whole business in Europe from nothing. At the start I was hired to sell publicity items. They hired me on the first of January five years ago. By March I hadn't done a single deal. The Americans are people who want results and no messing around. As it happened, I opened my first account on a visit to Versailles with my godson and that gave me the idea of specializing in historical sites and switching to souvenirs instead of publicity items. Then I opened another customer at Chantilly and after that the whole thing took off like a rocket. All the business in France is my doing. That's great, says Adam. It is, isn't it, it's great. I just love my profession. It's the first time in my life I've positively bloomed like this in a job. Fog is still passing them and a little rain as well. Adam delights in being ferried along amid darkness, rain, warmth, the dreary outskirts. Marie-Thérèse takes off her coat. An Albertian bosom, thinks Adam, and is within an ace of calling him when he realizes he cannot speak. A heavy and prominent bosom, of which he'd no recollection, never, in any case, having had an appetite for heavy and prominent bosoms, unlike Albert. Adam thinks back to that last great drama with Irene. Perhaps the final drama, he tells himself.
I'll send you my courier
, Adam had said to Albert on the telephone, referring to Irene. On her way to Issy-les-Moulineaux Irène
used to pass the Rue de la Convention, where Albert lived. A courier with small boobs, Albert had joked at the other end of the line. He says a courier with small boobs, Adam had stupidly repeated. Screw him, Irene had replied. He says he'll take a look at them all the same. That'll be the day, Irene had remarked frostily.
But you'll need your glasses
, Adam had quipped into the handset. Screw you, Irene had said, other people have no complaints! And she left the room slamming the door. What do you mean, other people have no complaints, what exactly does that mean, other people have no complaints?! Adam had yelled, pursuing her to the other end of the apartment. Do you have any idea, Irene had wept, lying prone on the bed and turning the face of a demented woman toward him, do you have any idea of the vulgarity of this conversation? Don't change the subject. I want to know who these other people are, I want to know the meaning of that remark immediately. Do you find it normal to discuss your wife's breasts on the telephone?! Irene, you've given yourself away. You can't begin to imagine what I'm capable of now! Do you find it normal to joke about my breasts with a stupid prick who likes only whores and manicurists, a notoriously brainless scrounger who eats sprats for breakfast?! I don't give a flying fuck about Albert, don't change the subject!

Say you're sorry, Irene had bawled, down on your knees and say you're sorry, say I'll never discuss my wife's breasts with anyone ever again! I should kill you now, Adam had replied. So what are you waiting for? Irene don't push me! Given the life we lead you might as well go ahead! she'd challenged him, kneeling on the bed and offering her neck. Adam hears her voice saying go ahead, squeeze, squeeze, he sees her legs twitching, he hears the little boy's voice saying, what's happening and his own commanding, get out, get out, shut the door. And then the older boy appears and says you're nuts and starts crying, followed by the little one and Adam wants to murder the lot of them.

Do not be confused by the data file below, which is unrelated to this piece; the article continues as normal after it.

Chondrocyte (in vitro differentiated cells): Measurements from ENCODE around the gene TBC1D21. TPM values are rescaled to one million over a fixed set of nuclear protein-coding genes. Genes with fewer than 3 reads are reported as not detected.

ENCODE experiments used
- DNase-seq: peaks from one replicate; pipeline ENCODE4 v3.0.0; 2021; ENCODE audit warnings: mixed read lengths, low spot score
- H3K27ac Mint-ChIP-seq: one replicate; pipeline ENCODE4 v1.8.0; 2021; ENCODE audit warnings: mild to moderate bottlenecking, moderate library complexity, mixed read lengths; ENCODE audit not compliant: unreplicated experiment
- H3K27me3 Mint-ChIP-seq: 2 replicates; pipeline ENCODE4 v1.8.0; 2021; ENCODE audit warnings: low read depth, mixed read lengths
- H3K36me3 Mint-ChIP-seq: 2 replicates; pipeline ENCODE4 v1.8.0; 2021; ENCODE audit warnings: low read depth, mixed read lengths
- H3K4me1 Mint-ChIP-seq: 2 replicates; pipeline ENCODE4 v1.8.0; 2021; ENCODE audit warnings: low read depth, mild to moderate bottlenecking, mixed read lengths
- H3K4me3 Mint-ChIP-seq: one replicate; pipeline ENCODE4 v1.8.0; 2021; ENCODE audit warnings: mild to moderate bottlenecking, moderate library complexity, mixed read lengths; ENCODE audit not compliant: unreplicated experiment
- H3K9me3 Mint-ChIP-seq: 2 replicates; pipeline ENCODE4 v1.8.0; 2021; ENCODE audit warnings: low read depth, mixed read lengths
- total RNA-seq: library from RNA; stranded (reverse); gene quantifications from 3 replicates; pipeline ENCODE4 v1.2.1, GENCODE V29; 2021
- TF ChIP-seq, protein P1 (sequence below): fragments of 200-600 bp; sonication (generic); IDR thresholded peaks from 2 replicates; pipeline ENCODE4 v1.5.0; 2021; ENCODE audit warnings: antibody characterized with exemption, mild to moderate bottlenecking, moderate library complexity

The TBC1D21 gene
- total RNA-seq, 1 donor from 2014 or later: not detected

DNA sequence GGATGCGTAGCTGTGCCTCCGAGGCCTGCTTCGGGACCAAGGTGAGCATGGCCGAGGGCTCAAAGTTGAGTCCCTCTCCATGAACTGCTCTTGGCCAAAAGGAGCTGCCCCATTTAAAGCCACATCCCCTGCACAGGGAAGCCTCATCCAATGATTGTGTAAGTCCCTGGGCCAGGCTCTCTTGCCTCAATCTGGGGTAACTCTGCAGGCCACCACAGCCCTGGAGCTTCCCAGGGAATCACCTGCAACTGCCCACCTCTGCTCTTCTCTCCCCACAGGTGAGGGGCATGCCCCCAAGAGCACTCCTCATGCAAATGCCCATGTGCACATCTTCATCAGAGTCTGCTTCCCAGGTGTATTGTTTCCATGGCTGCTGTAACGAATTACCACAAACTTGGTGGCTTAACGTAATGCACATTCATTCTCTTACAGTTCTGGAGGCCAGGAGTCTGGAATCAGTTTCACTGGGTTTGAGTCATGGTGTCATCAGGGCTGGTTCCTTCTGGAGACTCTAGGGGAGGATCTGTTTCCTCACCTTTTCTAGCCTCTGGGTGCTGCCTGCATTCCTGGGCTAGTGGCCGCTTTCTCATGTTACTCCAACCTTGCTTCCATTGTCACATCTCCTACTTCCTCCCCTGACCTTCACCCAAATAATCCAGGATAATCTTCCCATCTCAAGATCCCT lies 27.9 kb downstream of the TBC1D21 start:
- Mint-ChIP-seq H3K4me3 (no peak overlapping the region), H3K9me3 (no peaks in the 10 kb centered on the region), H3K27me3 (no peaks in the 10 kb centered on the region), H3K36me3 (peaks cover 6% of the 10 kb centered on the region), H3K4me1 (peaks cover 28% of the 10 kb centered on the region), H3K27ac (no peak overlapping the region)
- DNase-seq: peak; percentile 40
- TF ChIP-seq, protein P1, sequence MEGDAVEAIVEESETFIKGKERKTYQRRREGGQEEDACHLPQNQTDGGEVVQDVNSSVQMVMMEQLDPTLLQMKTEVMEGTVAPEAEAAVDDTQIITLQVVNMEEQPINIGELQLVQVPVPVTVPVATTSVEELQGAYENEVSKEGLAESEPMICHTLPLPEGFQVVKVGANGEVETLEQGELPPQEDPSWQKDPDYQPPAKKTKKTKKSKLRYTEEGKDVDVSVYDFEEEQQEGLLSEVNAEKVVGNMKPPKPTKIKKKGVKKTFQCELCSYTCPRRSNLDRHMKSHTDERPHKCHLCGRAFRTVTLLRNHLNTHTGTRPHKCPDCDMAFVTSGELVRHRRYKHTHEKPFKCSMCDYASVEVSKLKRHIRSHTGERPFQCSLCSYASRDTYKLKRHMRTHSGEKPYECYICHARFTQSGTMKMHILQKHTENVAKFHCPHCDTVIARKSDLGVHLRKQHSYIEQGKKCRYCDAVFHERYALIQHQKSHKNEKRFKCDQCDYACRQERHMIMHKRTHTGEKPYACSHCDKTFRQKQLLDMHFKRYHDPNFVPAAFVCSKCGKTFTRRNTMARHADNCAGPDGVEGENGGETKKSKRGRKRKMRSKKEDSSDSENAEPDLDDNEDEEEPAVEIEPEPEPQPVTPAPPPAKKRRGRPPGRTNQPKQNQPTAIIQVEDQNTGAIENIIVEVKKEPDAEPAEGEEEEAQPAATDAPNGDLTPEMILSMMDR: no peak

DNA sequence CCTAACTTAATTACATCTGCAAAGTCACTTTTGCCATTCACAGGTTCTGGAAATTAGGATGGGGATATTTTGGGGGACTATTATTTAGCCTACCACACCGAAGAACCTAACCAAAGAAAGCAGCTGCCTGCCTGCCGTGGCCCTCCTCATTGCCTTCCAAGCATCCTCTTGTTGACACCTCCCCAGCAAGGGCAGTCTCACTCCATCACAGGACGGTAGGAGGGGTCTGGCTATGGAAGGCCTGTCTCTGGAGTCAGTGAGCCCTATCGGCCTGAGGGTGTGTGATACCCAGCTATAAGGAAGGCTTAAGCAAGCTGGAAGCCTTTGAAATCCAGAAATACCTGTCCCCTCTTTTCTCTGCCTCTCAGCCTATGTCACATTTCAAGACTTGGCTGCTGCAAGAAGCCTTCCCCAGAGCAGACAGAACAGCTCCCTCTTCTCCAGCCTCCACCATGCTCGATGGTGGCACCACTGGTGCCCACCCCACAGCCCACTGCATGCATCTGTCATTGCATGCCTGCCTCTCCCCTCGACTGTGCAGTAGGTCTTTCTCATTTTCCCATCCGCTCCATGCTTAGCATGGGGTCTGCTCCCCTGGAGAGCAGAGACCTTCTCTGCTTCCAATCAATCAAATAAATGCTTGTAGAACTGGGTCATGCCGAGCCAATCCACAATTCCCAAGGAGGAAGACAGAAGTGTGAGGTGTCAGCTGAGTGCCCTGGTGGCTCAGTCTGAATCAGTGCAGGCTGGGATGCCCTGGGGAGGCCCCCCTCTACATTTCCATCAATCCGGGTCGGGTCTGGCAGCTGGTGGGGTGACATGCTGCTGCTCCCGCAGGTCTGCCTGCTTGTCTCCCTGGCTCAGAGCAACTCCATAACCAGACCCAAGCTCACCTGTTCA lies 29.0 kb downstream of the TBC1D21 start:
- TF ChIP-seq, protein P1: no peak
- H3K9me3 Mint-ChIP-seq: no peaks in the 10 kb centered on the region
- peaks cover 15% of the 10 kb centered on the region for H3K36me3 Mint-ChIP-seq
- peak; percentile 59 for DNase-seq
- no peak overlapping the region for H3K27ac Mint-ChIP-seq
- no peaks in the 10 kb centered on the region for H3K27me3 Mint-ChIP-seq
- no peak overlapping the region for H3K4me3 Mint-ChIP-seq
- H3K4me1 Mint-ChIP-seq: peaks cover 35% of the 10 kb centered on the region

If you don't understand self-destructiveness in a man, you don't understand men, he remembers saying, during the hellish discussions that follow crises. Better stark tragedy, he thinks, than these nauseating postmortems. You had to understand this mania for talking, this mania women had for always wanting to talk. This ignoble need for explanations. Considering how rare and insipid their sexual encounters were it would make sense if Irene had a lover. Adam resisted this bitter hypothesis. Adam wanted no talk of this bitter hypothesis. And if an access of madness or violent behavior overcame him, he didn't want to talk
about it. Madness yes, discussion no. Irene charged him with irrational jealousy. Where will this irrational jealousy lead you? she said. Adam didn't take
irrational
to mean groundless, he took it to mean absurd, given that the ties now binding us are minimal. A spurious jealousy, he thinks, there in the Wrangler Jeep, that's what he takes it to mean. A terrible word, he thinks, there in the Wrangler Jeep, that he could apply to his entire condition, for a man must be recognized for what he aspires to be, and who am I, he thinks, staring out through the windows at the darkness sullied with fog, if not a spurious paterfamilias, a spurious writer, in other words, he thinks in the Jeep idling in the traffic on the A6 throughway, a spurious man? Do you have children? he says to Marie-Thérèse.

“No, sadly, no.”

“Would you have liked to?”

“Yes.”

“Why didn't you?”

“That's how it was.”

“Didn't Serge Gautheron want them?”

“That's not it.”

“So you weren't able?” he says, knowing he should have stopped two questions earlier.